The Tree of Porphyry

As builders of applications and systems we commonly utilize metaphors to visually represent abstract concepts and information to users. One of the most commonly used metaphors for visually expressing hierarchical information is a tree. How did this particular metaphor become so prolific? Computer systems are not inherently structured as a tree metaphor, graph structures of vertices and edges are more natural, but are often displayed this way. If you haven’t familiarized yourself with semiotics, or the discipline of conveying meaning, I have written previously about it.

The most commonly used tree of knowledge metaphor is based on the Porphyrian tree. The Porphyrian tree originates with Porphyry of Tyre around 265 AD and his writing of Isagoge, an introduction to logic and philosophy. The Porphyrian tree, scala praedicamentalis (categorical scale) in latin, is a metaphorical tree of knowledge representing categories of information with dichotomous divisions. The root of the tree is called the summum genus (supreme genus) with its differentiae (branches). The tree was originally meant to reorganize Aristotle’s categorization system, one intended to encompass all human ideas, but throughout the medieval ages and renaissance became a standard for organizing logical taxonomies. For over 1500 years students read Isagoge resulting in deep and lasting adoption of the concept for visually mapping taxonomies.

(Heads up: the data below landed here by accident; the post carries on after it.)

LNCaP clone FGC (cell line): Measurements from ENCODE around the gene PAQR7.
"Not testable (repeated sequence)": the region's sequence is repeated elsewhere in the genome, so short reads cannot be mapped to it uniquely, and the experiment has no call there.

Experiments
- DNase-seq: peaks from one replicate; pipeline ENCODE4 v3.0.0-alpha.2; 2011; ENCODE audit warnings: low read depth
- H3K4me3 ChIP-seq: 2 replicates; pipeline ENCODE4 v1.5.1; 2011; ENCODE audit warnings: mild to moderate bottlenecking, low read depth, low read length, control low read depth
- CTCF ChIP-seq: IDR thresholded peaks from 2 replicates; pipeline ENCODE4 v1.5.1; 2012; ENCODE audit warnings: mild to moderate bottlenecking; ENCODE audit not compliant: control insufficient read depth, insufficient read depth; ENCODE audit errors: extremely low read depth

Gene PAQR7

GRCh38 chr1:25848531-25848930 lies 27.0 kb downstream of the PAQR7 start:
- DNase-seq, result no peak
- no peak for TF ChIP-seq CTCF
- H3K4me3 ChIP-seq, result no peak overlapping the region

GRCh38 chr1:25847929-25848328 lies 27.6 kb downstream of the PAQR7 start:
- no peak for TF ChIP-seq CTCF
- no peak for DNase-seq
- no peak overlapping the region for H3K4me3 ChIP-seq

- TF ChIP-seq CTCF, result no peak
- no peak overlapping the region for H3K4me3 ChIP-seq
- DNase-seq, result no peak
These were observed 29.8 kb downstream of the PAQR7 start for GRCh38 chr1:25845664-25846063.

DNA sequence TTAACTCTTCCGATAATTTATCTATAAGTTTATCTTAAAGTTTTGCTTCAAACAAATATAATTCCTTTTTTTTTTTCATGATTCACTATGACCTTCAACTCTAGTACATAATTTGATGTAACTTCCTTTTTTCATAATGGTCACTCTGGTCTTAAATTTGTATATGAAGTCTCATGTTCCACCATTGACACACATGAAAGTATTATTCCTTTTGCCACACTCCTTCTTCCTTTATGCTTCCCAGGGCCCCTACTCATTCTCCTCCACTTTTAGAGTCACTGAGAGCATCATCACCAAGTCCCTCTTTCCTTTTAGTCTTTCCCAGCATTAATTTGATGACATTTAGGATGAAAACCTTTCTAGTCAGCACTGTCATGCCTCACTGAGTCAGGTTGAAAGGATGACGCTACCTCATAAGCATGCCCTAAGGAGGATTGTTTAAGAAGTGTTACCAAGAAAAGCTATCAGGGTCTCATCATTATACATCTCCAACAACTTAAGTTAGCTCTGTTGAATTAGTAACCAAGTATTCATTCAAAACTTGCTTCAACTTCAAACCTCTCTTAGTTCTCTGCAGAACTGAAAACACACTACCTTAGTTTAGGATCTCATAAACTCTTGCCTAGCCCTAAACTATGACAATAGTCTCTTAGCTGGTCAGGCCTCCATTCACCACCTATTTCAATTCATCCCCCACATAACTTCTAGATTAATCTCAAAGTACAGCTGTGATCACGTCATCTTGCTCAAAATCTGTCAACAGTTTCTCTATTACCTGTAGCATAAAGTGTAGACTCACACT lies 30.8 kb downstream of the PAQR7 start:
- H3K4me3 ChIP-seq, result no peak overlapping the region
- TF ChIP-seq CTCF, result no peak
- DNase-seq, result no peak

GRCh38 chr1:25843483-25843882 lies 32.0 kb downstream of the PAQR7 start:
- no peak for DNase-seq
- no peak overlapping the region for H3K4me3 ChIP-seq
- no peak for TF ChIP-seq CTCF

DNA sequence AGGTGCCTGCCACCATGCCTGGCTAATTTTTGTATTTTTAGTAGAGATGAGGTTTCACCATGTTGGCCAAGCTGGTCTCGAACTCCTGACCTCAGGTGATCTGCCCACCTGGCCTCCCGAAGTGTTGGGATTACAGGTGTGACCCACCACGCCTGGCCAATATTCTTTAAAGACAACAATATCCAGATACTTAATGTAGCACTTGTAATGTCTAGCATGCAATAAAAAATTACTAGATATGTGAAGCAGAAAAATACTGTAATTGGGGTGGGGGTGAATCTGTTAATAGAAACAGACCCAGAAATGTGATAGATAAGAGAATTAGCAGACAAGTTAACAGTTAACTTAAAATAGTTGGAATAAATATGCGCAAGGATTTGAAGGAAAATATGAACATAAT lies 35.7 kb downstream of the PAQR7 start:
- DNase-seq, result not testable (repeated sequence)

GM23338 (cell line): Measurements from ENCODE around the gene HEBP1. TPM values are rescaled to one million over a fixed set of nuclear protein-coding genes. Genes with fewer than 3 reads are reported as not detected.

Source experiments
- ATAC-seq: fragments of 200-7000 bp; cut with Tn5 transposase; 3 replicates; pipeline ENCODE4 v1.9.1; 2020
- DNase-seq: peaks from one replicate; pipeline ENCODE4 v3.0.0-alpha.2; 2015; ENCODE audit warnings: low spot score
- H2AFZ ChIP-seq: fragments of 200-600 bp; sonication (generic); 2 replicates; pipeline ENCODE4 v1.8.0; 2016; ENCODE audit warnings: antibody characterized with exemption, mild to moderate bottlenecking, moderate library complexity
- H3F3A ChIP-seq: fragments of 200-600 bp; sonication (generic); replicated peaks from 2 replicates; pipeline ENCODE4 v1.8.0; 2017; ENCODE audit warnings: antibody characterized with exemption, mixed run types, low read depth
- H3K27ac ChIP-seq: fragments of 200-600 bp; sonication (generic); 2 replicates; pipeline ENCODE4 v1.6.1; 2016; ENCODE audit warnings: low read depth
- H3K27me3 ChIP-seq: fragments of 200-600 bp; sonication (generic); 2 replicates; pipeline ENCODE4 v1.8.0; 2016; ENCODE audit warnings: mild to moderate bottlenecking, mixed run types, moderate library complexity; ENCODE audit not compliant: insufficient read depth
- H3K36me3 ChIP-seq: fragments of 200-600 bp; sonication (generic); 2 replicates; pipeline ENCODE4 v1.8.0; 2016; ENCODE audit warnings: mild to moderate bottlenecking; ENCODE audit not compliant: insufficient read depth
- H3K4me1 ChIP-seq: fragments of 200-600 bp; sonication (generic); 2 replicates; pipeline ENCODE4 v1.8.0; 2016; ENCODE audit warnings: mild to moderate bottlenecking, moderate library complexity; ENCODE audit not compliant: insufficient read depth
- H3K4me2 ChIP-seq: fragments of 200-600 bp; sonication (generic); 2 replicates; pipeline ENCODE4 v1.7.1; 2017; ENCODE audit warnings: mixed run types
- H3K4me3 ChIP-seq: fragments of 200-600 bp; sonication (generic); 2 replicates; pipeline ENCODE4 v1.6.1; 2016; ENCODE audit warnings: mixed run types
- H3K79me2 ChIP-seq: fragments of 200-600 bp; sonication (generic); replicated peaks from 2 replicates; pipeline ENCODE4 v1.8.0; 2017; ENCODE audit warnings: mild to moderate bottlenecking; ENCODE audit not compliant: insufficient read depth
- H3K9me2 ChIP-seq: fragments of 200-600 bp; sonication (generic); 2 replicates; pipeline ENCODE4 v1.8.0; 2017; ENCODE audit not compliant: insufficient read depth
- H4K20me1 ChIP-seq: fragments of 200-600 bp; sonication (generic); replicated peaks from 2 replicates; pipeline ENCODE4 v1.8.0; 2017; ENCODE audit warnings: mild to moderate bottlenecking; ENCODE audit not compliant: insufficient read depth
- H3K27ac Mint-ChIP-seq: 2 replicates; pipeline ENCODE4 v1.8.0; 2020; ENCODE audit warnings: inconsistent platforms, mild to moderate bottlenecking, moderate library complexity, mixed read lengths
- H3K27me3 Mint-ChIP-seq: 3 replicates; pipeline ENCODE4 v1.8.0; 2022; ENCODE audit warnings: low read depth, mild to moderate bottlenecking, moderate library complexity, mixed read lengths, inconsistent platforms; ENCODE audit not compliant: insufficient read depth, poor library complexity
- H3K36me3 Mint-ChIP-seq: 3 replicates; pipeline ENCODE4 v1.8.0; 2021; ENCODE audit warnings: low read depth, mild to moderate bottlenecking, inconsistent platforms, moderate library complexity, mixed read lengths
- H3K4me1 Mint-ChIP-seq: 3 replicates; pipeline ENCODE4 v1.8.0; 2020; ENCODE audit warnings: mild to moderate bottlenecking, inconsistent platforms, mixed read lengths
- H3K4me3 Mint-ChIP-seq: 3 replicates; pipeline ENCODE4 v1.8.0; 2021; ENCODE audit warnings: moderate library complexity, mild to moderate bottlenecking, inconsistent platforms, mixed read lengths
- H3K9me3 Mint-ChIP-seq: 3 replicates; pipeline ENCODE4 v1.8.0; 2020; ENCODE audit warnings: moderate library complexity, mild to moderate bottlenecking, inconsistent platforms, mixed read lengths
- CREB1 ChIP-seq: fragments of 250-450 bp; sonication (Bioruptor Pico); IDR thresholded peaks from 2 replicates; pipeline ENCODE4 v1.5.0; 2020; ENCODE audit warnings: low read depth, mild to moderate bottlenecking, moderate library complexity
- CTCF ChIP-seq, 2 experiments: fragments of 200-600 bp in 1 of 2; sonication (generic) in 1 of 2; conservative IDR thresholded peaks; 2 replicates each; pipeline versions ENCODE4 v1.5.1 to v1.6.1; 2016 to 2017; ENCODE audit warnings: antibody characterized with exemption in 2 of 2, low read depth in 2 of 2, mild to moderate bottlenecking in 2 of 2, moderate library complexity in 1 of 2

While the Porphyrian tree is used extensively in grammar, logic and biological structures, it is also heavily used in computer science. Filesystems are a common representation of a Porphyrian tree. As a consumer of the visual representation we understand information becomes more inclusive of content the higher in the structure with less fidelity in the information presented. It is this reason the metaphor is so commonly utilized, humans do not easily process a visual representation of a filesystem with every file depicted in one window with all relevant organizational information. It is the ability to traverse the tree structure and fold in branches that a simplier mental model is formed.

Porphyry did not illustrate his original tree stucture in Isagoge, here is one rendered by Finder.

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